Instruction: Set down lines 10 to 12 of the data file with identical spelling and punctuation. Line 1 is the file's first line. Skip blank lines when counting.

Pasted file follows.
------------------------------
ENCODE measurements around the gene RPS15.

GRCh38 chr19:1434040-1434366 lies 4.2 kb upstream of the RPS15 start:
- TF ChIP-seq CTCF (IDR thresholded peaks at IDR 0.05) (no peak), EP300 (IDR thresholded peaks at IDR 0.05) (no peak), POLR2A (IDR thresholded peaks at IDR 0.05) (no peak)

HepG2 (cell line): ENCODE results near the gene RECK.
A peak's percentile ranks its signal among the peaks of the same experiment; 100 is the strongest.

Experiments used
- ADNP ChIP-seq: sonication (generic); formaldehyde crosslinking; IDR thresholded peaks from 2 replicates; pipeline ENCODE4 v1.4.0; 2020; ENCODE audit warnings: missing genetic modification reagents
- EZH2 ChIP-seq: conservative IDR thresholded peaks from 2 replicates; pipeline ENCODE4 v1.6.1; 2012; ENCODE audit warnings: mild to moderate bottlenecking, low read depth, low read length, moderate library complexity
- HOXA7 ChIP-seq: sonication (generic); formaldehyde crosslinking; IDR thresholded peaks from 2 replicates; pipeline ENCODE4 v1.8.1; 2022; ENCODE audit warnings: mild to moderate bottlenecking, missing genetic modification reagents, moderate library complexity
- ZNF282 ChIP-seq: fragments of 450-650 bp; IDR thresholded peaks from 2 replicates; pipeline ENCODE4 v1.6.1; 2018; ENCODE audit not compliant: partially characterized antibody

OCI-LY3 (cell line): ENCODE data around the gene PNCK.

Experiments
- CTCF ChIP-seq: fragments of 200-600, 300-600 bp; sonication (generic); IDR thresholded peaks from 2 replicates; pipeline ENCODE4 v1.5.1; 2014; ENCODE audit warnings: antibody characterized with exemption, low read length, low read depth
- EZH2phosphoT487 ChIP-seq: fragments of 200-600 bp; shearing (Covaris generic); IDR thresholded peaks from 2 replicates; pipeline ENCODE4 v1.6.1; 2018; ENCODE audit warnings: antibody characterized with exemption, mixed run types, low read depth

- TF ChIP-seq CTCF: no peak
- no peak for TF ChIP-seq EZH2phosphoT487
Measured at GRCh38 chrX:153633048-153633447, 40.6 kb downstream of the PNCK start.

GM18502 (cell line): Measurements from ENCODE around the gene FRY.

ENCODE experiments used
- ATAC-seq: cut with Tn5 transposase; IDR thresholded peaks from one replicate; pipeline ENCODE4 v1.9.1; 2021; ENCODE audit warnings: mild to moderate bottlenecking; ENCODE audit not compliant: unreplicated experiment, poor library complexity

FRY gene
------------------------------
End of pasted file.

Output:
- ZNF282 ChIP-seq: fragments of 450-650 bp; IDR thresholded peaks from 2 replicates; pipeline ENCODE4 v1.6.1; 2018; ENCODE audit not compliant: partially characterized antibody

OCI-LY3 (cell line): ENCODE data around the gene PNCK.

Experiments